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We’ve changed the oil and filter and there’s no sign there’s been any water in the engine’s bottom end. So what’s next?

After getting the pistons moving from their partially seized state, she’s got a belly full of fresh oil and a new filter after discovering there wasn’t any water in the engine as we first feared. Less positive was the state of the petrol tank, which had succumbed to the long period of sitting outdoors and is now currently at our local bike guru, who will ascertain what is required to get it back to a useable condition.

In the meantime we are going back to the shed to have a look at the air delivery system and see if we can clean that up a bit while we are waiting. Getting the right amount of clean air into the cylinder heads is another critical part of the bike running properly, so it makes sense to spend some time tidying it up.

Tip When we know what area of the bike we are going to work on next we generally go through and spray a little penetrating oil on all the fasteners a few hours (or even a day) before we start the work. It often avoids the frustration of stuck or stripped screws that then need to be replaced.

The air filter element is not looking pretty and it has been sitting in this condition for a while, so we won’t bother trying to clean it. Best to just buy a new one, as they are not overly expensive.


  After taking the old filter out and cleaning the main air box housing we can see in the lower section that a lot of old oil and sludge has collected, making a thick slimy pool that needs cleaning.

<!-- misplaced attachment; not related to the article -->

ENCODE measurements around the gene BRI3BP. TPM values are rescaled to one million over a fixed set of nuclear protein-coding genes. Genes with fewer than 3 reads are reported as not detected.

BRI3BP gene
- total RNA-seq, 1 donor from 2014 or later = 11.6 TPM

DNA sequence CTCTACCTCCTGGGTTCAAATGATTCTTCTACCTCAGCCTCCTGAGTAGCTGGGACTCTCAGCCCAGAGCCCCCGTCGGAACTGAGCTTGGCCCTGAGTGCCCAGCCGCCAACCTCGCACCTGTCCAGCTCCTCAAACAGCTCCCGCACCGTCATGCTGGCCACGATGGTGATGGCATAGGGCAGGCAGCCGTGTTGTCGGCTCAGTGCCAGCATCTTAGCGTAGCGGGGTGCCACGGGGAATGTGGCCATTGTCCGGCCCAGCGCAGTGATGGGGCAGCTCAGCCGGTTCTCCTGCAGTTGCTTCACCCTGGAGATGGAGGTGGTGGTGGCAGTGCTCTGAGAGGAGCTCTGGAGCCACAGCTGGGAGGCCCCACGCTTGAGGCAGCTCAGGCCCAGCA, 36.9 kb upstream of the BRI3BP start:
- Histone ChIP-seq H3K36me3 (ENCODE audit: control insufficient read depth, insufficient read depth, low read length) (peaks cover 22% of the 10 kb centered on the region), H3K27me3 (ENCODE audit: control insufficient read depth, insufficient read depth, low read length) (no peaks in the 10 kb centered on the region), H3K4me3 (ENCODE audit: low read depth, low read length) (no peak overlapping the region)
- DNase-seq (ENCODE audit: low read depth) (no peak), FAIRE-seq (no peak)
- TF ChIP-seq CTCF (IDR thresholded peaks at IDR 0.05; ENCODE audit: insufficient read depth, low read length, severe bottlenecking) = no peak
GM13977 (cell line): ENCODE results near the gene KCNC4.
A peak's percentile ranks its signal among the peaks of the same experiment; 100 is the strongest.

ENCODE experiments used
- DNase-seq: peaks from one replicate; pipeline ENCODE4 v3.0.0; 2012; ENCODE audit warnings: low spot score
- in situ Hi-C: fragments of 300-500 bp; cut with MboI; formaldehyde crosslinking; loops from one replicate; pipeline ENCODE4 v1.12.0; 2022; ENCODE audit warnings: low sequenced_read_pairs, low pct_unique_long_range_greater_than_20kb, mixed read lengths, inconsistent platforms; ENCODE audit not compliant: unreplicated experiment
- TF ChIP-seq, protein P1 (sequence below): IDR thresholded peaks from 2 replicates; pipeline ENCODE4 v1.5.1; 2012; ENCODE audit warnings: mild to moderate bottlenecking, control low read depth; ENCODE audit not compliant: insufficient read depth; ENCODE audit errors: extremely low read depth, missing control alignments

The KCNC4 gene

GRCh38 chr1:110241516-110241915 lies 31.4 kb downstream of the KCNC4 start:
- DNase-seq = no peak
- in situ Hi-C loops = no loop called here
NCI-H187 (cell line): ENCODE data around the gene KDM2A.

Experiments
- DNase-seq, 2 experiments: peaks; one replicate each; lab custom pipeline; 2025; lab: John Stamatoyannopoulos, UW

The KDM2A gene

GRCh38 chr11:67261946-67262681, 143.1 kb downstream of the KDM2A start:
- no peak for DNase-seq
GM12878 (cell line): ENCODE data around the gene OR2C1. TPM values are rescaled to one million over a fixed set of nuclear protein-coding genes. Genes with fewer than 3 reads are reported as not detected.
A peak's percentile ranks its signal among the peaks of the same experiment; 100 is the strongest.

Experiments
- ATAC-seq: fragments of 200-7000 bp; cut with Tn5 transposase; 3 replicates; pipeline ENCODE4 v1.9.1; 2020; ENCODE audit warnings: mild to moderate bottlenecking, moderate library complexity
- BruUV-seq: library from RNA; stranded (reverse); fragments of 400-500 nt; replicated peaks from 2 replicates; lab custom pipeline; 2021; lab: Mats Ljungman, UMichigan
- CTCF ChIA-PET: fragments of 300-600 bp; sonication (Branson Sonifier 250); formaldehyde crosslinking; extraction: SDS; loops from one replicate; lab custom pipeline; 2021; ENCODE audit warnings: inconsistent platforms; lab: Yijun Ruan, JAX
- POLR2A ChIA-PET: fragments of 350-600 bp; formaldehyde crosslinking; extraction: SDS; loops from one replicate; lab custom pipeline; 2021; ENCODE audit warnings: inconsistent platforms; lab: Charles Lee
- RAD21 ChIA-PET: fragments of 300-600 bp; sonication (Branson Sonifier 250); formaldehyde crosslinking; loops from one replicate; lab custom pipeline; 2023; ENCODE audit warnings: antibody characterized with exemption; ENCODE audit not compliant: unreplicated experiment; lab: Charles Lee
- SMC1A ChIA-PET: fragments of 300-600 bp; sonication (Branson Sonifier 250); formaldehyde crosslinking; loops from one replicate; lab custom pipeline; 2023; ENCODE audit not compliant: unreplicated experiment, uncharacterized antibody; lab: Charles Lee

Even if we remove the entire airbox from the bike, it cannot be split open for cleaning so we are removing the flexible connectors to see if we can access the mess from either side.


It is a long, tedious process but we seem to be getting it clean by using petrol infused rags that we are feeding in through the manifold connection and pushing around in there to soak it up.


While we are at it, we have removed the throttle bodies to polish up the inlet and outlet passages, taking care not to contaminate the area with polish or bits of rag.


While we have the throttle bodies off, it is also worthwhile checking the operation of the throttle mechanisms and give them a clean and a light bit of lubrication.


When refitting throttle bodies to the intake manifolds, look for alignment marks to make sure they are positioned correctly.


A spray of plastic cleaner and lubricant is always a good idea to help things slide into place more easily.


A smear of engine oil on O-rings before reassembly helps things seal up properly and can also prevent damage to the rubber O-ring during fitment.


A quick check to make sure the throttle mechanism is moving cleanly and snapping back properly is always worthwhile after working on any part of the throttle assembly.


We finish off by fitting a new air filter. Normally we would choose a good quality product, but while we are still unsure about this bike, we will start cheap and change it later.

Words and photography Tim Munro